Fall 2012, Volume 13

Poetry by Juan Carlos Reyes

fire escapes

watching us in ways never
ours, in papier-mâché echoes
sewn on ledges & rails feigning
escape         our histories a picture
perfect past fictions always
a mystery      even to me      even from
above tricks chiming over
grocer church doorways &
gross plain versions            of ourselves,

because from above, heaven’s shaky rickets
ladder fire      stairs try in      refuge pressed
cheek noses chins     tight       bars      socks
pocket butt green         stained green from
chipped bits        & rust        dangled ankles
sandals pots         lining sills summer gales
tossed petals       eyes locked morning shade
no one bade          welcome cities       a-rev
mattress gravel lots        red lights & honks,

& in sights        from above     soft parting part-
smiles swallow         rubber stick      handfuls
airy sidewalk balls        sign-         -less front
stoops & passing      banister      ahead some     months
laughing alley discard     knobs turn      alarming
paved gazes in whirring      rumble
trucks cracking concrete        knees & gutter
shelved cans wrapping wet         leaves
dime & park           stocked Lincoln skylark con-
-sumption riveting         tongues a cholera
criminology we never fled        reducing
childhoods we forget       to places abutting frozen
bed sheets         buried Styrofoam boxes        attic
suitcases nine years            running unzipped,

& in traces from above        hanging shoes perched
notebooks borrowed binding      open panes
mis-        -placed re-        -signing us assigned space
third       story crevice fresh & baked homes      mom
says twice      says again      This       This is yours now
son, this       place is yours, but      what do we tell
boys whose sold homes       bedroom corners
& ‘noleum never      shine his name never   call
his name can’t       recall his name that inter-
-changeable name      no one shouts       right twice
even       a second time coupling      apologies slipped
unwound misnomers      in pants      in drawers abetting
his laundered pants even          the wall’s spackle
leaves       deep colored prints      recollected re-
-frained      whispered      exhale         renege
with unspoken untitled portraits trust-

-ing that from above, holes      no one sees spray
painted walls       in bulky thighs     shoulders
knuckles God     lording landlord thin-     -boned
nails sharpened teeth          & feet      his dreamt
image sketched poster          & unplugged guitar
better this anything       at all       but this        this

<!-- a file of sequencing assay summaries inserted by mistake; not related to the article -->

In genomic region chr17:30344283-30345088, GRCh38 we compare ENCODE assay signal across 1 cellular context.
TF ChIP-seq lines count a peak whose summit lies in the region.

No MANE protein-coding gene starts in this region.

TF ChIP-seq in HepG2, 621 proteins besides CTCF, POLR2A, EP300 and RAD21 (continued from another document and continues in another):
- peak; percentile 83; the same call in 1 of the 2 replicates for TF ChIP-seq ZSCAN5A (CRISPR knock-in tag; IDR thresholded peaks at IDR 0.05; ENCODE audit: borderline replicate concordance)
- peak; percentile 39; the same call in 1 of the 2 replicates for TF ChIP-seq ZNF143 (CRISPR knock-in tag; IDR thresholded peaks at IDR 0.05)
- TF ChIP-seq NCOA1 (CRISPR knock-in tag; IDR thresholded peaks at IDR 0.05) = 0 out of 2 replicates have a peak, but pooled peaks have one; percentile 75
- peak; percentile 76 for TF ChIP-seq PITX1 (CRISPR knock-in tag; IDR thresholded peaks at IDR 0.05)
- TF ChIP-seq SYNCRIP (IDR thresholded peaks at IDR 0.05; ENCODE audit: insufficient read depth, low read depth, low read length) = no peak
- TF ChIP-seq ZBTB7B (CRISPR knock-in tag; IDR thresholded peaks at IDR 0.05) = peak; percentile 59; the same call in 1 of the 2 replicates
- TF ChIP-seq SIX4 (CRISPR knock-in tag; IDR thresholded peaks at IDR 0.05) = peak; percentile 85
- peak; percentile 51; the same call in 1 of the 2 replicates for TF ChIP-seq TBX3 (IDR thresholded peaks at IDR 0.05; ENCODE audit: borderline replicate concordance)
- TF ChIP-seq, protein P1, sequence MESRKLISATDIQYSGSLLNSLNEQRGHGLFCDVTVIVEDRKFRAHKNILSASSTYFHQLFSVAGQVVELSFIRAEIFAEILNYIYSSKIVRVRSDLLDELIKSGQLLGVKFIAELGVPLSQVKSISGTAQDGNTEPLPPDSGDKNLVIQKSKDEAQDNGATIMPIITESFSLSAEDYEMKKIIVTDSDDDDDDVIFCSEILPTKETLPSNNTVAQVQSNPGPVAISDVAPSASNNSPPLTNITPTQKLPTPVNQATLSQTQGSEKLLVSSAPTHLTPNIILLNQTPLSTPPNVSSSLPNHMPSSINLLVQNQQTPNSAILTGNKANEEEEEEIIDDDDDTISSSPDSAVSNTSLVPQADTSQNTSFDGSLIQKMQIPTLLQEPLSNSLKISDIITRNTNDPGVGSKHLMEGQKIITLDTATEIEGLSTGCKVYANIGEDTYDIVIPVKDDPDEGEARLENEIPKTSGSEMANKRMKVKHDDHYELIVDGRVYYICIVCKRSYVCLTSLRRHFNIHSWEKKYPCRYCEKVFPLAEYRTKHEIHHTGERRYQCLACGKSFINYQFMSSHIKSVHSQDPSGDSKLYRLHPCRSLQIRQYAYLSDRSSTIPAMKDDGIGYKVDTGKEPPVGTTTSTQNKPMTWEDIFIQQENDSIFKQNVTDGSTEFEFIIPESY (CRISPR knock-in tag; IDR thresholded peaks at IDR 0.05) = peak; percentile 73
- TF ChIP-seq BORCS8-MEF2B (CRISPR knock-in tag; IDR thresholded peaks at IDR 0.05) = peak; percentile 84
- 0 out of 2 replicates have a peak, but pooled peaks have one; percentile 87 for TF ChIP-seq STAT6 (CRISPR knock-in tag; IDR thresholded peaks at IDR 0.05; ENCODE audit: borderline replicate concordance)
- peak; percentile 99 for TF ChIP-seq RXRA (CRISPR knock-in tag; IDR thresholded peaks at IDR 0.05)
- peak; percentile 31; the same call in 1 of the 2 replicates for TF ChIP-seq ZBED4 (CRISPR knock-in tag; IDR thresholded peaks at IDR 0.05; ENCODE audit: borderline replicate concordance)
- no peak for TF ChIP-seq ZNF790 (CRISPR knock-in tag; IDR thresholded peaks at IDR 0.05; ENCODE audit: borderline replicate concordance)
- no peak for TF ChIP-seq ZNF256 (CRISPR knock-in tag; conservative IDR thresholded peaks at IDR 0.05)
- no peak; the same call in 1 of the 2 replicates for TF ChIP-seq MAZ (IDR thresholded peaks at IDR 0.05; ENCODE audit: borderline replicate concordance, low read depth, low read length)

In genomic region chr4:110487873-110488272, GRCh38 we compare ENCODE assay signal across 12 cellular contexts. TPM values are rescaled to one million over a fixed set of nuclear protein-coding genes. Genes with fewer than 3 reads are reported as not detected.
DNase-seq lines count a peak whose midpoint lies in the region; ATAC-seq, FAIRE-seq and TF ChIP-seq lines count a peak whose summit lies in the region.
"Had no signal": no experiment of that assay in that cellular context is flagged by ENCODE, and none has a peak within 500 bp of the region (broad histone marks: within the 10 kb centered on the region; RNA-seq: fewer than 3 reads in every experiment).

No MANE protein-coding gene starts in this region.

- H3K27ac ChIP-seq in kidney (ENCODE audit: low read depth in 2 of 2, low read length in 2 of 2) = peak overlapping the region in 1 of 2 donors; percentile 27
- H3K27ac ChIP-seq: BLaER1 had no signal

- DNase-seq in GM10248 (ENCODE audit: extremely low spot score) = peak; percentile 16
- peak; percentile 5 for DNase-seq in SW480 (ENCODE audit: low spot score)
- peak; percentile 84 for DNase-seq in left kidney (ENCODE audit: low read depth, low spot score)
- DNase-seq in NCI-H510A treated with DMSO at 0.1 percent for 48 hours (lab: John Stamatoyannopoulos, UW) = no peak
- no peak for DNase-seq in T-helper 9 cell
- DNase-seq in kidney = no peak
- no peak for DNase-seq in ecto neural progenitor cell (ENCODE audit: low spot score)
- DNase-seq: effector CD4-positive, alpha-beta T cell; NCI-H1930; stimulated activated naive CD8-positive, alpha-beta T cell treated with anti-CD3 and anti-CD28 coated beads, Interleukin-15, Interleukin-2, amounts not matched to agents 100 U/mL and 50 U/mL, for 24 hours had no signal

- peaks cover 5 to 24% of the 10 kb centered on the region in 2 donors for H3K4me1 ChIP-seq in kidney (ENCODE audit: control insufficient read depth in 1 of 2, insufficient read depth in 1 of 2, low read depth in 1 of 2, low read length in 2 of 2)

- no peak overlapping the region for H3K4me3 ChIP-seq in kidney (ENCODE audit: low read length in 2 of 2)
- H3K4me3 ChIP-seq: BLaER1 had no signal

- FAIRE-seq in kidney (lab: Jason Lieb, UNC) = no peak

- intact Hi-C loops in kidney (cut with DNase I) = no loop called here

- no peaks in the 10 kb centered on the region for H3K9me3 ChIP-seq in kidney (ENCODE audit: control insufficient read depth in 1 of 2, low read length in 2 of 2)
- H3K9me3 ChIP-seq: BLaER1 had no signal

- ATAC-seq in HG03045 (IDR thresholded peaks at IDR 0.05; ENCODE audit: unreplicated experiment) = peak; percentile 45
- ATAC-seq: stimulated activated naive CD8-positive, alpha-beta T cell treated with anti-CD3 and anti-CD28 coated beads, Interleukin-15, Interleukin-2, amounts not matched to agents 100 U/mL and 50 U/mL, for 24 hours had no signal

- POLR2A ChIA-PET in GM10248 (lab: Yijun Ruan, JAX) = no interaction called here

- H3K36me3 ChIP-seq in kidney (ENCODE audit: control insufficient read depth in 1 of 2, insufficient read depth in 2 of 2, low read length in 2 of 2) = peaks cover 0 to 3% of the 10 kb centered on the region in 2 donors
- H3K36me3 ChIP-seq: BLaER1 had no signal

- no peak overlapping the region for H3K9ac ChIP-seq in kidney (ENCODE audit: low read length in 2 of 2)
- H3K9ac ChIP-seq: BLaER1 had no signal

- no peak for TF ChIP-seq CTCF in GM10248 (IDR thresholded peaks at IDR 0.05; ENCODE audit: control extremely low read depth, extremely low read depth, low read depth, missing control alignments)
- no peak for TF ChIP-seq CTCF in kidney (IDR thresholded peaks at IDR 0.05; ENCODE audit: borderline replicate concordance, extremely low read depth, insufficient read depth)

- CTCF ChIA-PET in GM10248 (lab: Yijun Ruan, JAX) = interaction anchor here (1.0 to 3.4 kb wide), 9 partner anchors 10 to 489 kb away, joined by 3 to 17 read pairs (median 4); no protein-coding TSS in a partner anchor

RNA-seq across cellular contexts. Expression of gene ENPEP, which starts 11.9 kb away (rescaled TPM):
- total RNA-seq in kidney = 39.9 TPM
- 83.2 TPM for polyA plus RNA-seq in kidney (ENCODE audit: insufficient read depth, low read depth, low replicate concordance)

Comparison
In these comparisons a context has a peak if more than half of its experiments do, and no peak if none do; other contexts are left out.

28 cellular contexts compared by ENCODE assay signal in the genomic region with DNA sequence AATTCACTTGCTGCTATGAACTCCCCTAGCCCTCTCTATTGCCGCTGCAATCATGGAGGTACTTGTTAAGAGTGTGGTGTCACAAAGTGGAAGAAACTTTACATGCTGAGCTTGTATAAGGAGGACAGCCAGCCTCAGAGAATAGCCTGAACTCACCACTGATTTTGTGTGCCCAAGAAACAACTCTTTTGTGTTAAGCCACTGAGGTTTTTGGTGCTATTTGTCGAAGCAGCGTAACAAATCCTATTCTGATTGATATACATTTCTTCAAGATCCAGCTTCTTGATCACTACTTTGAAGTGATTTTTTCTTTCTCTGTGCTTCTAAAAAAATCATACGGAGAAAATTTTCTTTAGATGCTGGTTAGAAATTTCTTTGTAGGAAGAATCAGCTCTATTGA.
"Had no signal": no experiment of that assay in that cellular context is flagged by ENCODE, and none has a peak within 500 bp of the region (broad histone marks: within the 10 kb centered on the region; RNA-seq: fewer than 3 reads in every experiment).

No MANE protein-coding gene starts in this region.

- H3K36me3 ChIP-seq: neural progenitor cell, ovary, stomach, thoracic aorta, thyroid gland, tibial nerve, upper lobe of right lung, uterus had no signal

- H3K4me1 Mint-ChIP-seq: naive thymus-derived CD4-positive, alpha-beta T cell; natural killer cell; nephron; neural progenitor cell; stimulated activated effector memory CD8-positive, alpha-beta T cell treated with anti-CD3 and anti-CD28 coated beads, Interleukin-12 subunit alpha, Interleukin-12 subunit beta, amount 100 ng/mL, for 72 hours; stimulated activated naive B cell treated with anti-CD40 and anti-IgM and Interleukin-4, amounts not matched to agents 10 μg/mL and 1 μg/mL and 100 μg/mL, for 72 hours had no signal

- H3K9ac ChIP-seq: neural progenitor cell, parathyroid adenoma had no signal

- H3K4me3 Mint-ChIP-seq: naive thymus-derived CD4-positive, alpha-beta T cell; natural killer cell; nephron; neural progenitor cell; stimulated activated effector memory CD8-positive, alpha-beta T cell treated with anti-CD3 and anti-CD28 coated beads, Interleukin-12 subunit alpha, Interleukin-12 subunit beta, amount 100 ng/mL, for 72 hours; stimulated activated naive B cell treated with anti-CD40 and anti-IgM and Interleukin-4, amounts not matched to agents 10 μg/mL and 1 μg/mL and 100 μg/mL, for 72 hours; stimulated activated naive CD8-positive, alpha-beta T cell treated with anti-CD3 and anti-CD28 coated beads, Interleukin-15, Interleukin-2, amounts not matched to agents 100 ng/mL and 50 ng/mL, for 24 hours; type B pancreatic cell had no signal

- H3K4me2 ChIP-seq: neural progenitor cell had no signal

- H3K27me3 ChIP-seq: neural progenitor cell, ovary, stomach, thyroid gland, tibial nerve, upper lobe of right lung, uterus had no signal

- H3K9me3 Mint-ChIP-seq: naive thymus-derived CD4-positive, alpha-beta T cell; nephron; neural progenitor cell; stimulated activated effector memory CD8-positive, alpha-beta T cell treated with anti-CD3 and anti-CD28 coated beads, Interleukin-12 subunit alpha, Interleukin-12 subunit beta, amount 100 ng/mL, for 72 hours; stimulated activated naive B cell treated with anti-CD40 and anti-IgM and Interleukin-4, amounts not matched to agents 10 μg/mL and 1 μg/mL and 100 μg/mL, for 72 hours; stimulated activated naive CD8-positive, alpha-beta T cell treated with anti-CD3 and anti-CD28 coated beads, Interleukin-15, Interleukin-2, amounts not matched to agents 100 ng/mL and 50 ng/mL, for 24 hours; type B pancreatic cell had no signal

imbibing place nature        & home that never
feels     like he can rightfully own       & so walking
upstreets & down     bricks     outnumbering fenced
gate public schools      sixth       graders find torture
in untreasured names like         rattled trains when
bus tickets         claim seats          ghosts prey war-
-ming offered tired transparent        thank-yous,

Hello Transit Authority, you have always
been kind, unselfish quarter bowlfuls on
ribbed floors inhaling the unshowered
lonely greys & castaways, thank you for
stopping, even when you didn’t have to,

& it’s from above          we’ll see ourselves
passing         in flickered strands       no one
brushes away on temples       indented
bushy spectacled skins       on buttons
right flapping & hands          stowed away
on paled fists crating       milk      & orange
yogurt & beans home       on aging     hurried
belts        unthreaded        worn & too poor
to replace      watches      a-scratched       face
proper times      mistaken      come upon raise’n
desert wrists      elbows       squints     high on
high to suns          glimmering broken
windshield praying nightly       just      cave
in tomorrow don’t        cave in tomorrow    but stay
until moons tuck everything saved          to bed.




BIO: Juan Carlos Reyes is originally from Guayaquil, Ecuador. In 2007, he received a PEN USA Emerging Voices Rosenthal Fellowship, and his stories, poems and essays have appeared in Arcadia, Black Warrior Review, Blue Stem and The Busy Signal. He holds a Mathematics degree from New York University, and he currently teaches creative writing, literature, and composition at The University of Alabama. He has recently finished work on his first novel, A Summer's Lynching.